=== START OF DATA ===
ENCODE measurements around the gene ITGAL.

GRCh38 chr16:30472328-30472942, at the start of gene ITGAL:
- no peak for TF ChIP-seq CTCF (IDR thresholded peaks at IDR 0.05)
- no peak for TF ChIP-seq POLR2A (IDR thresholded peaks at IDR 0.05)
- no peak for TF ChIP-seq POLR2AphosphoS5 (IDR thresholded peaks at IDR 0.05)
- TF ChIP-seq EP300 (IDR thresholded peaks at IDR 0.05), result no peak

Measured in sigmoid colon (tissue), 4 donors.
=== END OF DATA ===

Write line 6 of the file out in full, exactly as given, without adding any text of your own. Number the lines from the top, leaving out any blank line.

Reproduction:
- TF ChIP-seq EP300 (IDR thresholded peaks at IDR 0.05), result no peak